I'm not sure which is true, but I myself don't think it will overly trouble Windows. It's going to lack the entire support base that Windows has, so no applications and so on, and will be relying (from the looks) entirely on Google's cloud-based offerings.

We'll have to wait and see what happens, but personally I can't stand the idea of just everything 'in the cloud'.


RE: yay for google
By Brandon Hill (blog) on 7/8/2009 4:29:49 AM , Rating: 2
quote:
Funnily enough, they quote various Google sources claiming that it's a brand new OS designed and coded from the ground up rather than being based on Linux as this article claims.


Straight from the Google link:

quote:
The software architecture is simple — Google Chrome running within a new windowing system on top of a Linux kernel.


http://googleblog.blogspot.com/2009/07/introducing...


RE: yay for google
By InternetGeek on 7/8/2009 5:55:33 AM , Rating: 2
THat pretty much says everything. With its own windowing system devs have to port their apps to work in chrome os. It's not impossible, but it's gonna take a while.


RE: yay for google
By carl0ski on 7/8/2009 7:01:20 AM , Rating: 2
quote:
THat pretty much says everything. With its own windowing system devs have to port their apps to work in chrome os. It's not impossible, but it's gonna take a while.

Not their real goal anyways

Computer Boots Google OS to Chromes Landing Page.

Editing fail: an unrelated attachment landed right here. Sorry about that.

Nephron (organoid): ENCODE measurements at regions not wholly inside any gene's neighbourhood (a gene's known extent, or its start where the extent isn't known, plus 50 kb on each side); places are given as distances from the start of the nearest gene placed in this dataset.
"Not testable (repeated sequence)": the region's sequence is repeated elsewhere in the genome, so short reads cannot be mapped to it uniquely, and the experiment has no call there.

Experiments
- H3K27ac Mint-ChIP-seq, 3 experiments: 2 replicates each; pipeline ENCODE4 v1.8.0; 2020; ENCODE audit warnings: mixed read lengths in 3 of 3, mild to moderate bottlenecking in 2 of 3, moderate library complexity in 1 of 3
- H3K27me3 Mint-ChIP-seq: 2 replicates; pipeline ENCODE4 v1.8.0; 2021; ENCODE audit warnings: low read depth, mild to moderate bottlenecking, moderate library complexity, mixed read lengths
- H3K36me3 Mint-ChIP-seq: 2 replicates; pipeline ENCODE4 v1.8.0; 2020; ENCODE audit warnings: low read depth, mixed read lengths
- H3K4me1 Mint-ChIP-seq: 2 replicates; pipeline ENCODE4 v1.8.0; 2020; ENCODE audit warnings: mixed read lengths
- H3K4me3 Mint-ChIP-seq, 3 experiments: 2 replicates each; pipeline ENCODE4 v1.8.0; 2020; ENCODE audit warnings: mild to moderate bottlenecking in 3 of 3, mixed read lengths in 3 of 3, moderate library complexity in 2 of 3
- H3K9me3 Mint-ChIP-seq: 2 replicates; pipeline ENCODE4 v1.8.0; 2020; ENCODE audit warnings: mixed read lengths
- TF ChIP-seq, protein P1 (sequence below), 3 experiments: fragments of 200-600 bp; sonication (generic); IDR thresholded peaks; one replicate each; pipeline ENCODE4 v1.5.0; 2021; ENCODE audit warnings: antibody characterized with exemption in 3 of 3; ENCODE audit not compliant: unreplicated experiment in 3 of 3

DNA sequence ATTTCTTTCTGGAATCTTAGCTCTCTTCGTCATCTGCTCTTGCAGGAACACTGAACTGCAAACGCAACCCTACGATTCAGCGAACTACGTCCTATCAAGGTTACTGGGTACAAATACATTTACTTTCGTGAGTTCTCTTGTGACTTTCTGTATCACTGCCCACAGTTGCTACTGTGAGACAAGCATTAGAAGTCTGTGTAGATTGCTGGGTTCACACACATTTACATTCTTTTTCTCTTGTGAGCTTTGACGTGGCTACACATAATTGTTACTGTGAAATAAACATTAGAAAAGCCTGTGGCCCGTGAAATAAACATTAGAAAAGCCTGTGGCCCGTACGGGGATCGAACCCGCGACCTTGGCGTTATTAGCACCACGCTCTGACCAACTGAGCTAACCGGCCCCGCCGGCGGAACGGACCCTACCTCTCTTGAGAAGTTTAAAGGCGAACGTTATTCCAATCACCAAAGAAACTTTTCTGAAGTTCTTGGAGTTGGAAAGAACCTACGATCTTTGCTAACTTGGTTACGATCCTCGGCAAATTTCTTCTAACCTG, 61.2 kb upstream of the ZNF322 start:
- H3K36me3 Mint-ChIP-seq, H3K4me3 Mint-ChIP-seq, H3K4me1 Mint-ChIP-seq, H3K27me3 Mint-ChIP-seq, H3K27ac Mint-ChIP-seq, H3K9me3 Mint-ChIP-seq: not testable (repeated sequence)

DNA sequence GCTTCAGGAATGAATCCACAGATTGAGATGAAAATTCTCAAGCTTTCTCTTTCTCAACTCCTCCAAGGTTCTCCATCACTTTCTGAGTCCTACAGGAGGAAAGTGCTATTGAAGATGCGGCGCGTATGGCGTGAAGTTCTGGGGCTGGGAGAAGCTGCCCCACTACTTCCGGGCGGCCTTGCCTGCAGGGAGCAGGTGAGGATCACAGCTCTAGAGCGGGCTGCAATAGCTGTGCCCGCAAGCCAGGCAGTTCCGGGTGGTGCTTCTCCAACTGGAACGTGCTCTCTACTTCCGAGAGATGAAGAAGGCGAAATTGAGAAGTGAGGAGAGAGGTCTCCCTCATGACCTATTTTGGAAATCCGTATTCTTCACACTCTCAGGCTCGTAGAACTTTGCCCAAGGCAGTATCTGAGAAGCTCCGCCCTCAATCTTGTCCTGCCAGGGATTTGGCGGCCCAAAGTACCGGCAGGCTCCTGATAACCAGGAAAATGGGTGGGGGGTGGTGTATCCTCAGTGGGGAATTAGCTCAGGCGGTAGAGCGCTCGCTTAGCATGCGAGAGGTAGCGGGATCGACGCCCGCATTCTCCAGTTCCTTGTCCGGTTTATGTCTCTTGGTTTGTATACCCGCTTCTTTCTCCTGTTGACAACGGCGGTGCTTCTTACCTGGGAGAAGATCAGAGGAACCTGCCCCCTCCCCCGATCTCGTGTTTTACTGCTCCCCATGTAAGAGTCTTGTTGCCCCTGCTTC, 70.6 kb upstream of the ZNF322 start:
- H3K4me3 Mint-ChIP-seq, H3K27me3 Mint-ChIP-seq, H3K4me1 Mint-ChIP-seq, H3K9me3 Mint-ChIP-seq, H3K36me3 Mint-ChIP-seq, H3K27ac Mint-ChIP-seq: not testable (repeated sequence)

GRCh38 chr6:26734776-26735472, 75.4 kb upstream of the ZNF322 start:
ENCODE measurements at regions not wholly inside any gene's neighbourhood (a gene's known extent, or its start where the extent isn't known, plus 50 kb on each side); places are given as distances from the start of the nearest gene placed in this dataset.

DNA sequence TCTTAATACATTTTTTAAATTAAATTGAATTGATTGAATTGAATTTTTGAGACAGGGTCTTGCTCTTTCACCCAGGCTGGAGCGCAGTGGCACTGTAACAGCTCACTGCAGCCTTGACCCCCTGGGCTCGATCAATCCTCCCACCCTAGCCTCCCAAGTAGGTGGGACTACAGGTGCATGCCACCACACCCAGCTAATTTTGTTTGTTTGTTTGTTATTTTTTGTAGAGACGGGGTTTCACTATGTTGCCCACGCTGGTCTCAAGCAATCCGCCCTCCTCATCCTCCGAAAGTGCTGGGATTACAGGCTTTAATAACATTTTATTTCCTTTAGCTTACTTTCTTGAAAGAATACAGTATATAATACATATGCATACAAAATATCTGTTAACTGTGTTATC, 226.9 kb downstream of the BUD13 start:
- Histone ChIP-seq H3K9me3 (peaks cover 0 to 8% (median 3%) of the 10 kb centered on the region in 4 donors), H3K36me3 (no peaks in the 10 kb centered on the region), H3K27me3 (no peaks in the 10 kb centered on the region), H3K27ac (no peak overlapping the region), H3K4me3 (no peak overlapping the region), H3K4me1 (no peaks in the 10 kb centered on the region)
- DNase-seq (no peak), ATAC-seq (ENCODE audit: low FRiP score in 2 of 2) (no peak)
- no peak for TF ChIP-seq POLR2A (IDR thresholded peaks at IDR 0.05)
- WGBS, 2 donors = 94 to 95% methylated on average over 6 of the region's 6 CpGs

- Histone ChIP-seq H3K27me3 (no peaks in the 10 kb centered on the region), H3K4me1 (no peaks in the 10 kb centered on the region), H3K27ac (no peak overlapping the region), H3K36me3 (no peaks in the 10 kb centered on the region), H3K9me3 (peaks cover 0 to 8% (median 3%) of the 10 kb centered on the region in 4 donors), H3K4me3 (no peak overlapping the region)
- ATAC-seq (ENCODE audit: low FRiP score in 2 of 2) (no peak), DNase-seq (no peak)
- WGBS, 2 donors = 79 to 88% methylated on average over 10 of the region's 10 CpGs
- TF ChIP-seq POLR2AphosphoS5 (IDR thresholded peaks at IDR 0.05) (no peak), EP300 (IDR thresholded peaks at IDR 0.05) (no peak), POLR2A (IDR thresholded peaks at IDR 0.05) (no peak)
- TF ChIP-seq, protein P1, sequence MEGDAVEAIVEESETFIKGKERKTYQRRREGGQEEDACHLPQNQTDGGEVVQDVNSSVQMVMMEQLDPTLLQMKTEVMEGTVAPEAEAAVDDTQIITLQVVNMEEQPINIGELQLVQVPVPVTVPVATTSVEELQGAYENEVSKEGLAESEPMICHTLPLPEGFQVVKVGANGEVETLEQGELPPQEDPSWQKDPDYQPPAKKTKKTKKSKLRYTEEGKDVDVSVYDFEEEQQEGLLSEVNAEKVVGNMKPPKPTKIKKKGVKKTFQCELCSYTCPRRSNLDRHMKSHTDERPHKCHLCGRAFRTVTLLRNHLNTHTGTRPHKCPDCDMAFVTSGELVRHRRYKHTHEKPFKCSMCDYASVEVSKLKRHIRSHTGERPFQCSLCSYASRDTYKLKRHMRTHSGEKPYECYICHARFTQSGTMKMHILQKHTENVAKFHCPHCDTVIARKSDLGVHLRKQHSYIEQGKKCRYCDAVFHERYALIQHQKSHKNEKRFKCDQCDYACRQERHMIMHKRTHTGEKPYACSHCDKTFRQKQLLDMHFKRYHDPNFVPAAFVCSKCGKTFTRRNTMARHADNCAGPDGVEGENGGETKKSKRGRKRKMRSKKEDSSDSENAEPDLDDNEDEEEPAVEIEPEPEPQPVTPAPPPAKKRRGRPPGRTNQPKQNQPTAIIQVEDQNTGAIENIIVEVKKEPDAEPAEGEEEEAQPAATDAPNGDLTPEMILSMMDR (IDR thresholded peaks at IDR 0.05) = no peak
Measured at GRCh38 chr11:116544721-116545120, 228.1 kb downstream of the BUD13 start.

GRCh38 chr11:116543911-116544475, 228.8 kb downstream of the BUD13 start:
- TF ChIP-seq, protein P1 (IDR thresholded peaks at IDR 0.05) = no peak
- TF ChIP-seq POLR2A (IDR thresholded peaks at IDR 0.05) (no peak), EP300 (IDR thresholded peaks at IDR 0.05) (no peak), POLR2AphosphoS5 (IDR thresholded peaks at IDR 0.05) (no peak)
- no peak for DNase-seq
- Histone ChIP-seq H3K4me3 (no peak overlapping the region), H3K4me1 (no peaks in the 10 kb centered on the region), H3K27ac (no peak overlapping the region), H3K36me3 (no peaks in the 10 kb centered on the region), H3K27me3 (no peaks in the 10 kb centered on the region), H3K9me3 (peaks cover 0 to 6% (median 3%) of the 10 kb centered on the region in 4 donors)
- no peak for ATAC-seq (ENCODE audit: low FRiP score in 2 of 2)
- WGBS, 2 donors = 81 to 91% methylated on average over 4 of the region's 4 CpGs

Click the regularly accessed Gmail and Google Docs links

The printer drivers and other devices would be independent of the Custom Gui environment and only cares about the Kernel.

Sounds like all Google wants anyways


RE: yay for google
By drebo on 7/8/2009 11:19:46 AM , Rating: 2
Well, the second biggest pitfall of Linux in the desktop world is how terrible X Windows is as a windowing environment. If Google's willing to take on the challenge of writing a replacement for X Windows, that'd go a long way toward making Linux a viable alternative.

The next stopping block is a centralized user management engine, like Active Directory. Oh, and getting away from a monolithic kernel architecture. Hybrid kernels are the wave of the future, and linux needs to evolve. Installing drivers should NOT require modification to the kernel at all.


RE: yay for google
By Pirks on 7/8/2009 2:42:00 PM , Rating: 2
quote:
Hybrid kernels are the wave of the future

http://en.wikipedia.org/wiki/Hybrid_kernel
The best known example of a hybrid kernel is the NT kernel inside Windows NT

So he meant to say "hybrid kernels are the wave of the past"


RE: yay for google
By gmljosea on 7/8/2009 3:33:50 PM , Rating: 2
Huh, you do know that your beloved Mac also runs on a hybrid kernel right?


RE: yay for google
By Pirks on 7/8/2009 4:39:11 PM , Rating: 1
quote:
your beloved Alienware
fixed


RE: yay for google
By drebo on 7/8/2009 4:09:49 PM , Rating: 2
Try reading that sentence in your link again...this time, read it all the way to the period: "The best known example of a hybrid kernel is the NT kernel inside Windows NT, Windows 2000, Windows XP, Windows Server 2003, Windows Vista, Windows Server 2008 and Windows 7."

Monolithic kernels (i.e. those in linux and DOS-based operatingsystems) are going the way of the dodo.


RE: yay for google
By MrPickins on 7/8/2009 11:45:50 AM , Rating: 2
It sounds to me like Google wants all the apps for this OS to be web based.

This is just more of Google pushing cloud computing.